She relieved Belle Grove as command and supply ship at Vung Tau on March 1, 1966. She moved into the Mekong River on June 12 and began work as a repair ship for PBR river patrol boats and UH-1 Huey helicopters. Tortuga received many special guests while operating on the Mekong, including Army General Westmoreland, Rear Admiral Ward, and U.S. Ambassador to Vietnam Henry Cabot Lodge. She returned to San Diego on November 7 for overhaul.
Repairs were completed in April 1967, and Tortuga was back “in country” on 5 September. She relieved Monticello in Amphibious Ready Group B, landing Marines for operations “Fortress Sentry” and “Formation leader”. Upon completing her duties here, Tortuga detached from the group on November 9 and took aboard damaged CH-46 helicopters for repair. She concluded this tour with cargo runs between Japan and Vietnam. Tortuga arrived back at Long Beach on March 9, 1968.
In February 1969, the ship departed for another Vietnam deployment. She made port at Yokosuka, where a full suite of destroyer radar equipment was loaded for transport to Subic Bay. Tortuga made way for Da Nang, which had been attacked by rocket the previous day. The ship doubled her security efforts and prepared for the worst. As she approached on the night of 14 March, flares were sighted over the harbor, and the ship went to battle stations. Fortunately, a second attack didn’t materialize, but Tortuga was offloaded quickly and rushed back to the Philippines.
Back at Subic Bay, she took on a dredge for use on the Saigon River. In order to get the dredge in place, the ship would have to travel through Viet Cong controlled stretches of the river. She proceeded up the river with a tug and the dredge, and once again her crew found themselves on edge at general quarters. Once again, Tortuga avoided danger and made the drop at Nha Be. On May 5, the landing ship loaded Marines for landings on Barrier Island, fifteen miles south of Da Nang. After landing her men, Tortuga took over command of the assault. She led two more attacks on and around Barrier Island until September, when she headed home.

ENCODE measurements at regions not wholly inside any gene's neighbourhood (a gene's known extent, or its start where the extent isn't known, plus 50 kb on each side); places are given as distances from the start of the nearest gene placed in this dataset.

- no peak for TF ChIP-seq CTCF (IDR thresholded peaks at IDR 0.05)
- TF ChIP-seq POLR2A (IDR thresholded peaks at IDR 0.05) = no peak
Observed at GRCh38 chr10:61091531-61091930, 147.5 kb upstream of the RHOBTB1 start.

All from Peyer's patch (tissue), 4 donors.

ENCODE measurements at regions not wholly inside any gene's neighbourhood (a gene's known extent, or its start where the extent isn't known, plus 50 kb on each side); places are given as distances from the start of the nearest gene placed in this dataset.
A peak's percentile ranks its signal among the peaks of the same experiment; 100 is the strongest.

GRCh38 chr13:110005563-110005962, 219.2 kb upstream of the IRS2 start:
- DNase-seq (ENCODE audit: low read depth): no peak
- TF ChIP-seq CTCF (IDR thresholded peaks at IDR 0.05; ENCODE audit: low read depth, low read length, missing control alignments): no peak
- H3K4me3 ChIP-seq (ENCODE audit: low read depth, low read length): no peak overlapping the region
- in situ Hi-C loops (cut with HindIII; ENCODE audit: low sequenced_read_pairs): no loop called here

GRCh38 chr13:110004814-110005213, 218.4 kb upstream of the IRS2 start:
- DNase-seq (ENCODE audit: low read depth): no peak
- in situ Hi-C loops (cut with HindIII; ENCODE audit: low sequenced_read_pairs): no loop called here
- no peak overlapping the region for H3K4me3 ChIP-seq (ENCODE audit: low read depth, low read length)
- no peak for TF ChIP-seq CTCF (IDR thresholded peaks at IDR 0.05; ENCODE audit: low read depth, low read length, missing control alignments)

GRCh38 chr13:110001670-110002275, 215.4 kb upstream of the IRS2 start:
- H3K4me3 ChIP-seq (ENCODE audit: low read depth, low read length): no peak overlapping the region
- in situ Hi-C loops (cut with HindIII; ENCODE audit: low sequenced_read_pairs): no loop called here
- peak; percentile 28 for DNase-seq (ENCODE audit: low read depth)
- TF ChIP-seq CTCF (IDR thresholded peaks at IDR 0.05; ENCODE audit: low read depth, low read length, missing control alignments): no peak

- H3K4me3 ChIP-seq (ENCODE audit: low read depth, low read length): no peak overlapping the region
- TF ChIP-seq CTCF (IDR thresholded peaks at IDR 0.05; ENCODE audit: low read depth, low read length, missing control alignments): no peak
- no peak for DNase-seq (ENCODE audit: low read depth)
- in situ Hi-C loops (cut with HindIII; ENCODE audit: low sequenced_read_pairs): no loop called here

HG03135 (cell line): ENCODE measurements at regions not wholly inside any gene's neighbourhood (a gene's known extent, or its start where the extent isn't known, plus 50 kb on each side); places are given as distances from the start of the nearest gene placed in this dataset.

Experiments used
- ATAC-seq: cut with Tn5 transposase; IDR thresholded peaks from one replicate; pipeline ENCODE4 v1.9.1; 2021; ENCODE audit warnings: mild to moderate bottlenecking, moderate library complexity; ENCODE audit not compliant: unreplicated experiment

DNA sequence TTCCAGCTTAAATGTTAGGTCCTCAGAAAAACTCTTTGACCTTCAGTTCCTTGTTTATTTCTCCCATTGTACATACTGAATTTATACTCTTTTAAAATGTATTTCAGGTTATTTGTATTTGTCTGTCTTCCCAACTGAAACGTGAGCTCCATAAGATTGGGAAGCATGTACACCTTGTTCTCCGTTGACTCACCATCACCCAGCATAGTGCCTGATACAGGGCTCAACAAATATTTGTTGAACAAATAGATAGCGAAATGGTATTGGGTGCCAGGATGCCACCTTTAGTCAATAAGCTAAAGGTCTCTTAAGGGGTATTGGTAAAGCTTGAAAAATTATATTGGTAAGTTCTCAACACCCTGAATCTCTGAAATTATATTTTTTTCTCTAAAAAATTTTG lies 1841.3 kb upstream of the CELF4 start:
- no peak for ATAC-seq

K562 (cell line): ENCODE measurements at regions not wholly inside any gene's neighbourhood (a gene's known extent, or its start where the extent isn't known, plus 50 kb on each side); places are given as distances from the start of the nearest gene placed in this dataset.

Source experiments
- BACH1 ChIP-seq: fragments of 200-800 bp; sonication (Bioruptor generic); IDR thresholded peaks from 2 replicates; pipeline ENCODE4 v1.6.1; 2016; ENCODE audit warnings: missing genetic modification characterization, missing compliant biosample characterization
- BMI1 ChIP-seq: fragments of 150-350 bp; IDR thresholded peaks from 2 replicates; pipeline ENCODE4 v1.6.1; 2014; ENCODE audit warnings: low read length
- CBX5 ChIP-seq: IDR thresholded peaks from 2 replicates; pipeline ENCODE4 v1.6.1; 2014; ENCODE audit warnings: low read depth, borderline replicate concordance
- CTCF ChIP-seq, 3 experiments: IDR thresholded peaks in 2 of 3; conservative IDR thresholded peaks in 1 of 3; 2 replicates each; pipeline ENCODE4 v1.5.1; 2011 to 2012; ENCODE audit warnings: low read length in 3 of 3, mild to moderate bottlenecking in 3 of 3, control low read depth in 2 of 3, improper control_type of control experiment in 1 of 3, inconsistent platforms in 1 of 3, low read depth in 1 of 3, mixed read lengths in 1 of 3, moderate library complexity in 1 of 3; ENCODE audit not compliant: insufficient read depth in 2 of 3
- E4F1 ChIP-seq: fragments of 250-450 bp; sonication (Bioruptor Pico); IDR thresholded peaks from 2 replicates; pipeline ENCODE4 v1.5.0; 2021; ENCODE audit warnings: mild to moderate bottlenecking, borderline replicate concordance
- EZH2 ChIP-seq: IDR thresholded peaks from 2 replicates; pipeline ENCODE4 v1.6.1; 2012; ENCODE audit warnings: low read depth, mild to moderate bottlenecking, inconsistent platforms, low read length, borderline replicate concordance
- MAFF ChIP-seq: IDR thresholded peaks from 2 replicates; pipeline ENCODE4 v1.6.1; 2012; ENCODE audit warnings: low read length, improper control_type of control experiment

Tortuga arrived at Long Beach on September 12. She offloaded a group of Marines from Vietnam and proceeded north to Mare Island for decommissioning. She left naval service on January 26, 1970 and was struck from the Navy List on October 15, 1976. She was scuttled on August 21, 1988.
Risk of Asbestos Exposure
Tortuga was a steam-powered ship built during WWII. As such, asbestos insulation would have been present throughout her hull, particularly in her engineering spaces. When damaged or worn, this insulation breaks down into tiny fibers that can travel through a ship via her ventilation system.
Inhalation of asbestos is a proven cause of mesothelioma, a malignant cancer of the lung. There is no cure for mesothelioma, but treatments such as chemotherapy can be used to fight the disease. If you or someone you know served aboard Tortuga or worked on her in a shipyard and has contracted mesothelioma, please fill out the form at the bottom of this page to receive free information regarding you rights to compensation.